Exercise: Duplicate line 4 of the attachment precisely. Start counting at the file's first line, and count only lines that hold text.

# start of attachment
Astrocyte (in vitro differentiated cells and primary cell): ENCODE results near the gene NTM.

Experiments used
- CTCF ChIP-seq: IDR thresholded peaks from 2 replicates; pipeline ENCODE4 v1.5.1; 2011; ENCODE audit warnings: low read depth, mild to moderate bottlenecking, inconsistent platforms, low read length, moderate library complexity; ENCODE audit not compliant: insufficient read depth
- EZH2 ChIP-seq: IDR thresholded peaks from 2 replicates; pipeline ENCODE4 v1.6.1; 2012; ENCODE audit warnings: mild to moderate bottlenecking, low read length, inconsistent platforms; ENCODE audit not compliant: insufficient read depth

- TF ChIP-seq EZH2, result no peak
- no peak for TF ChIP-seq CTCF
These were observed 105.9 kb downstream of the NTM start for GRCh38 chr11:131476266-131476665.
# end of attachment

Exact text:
- EZH2 ChIP-seq: IDR thresholded peaks from 2 replicates; pipeline ENCODE4 v1.6.1; 2012; ENCODE audit warnings: mild to moderate bottlenecking, low read length, inconsistent platforms; ENCODE audit not compliant: insufficient read depth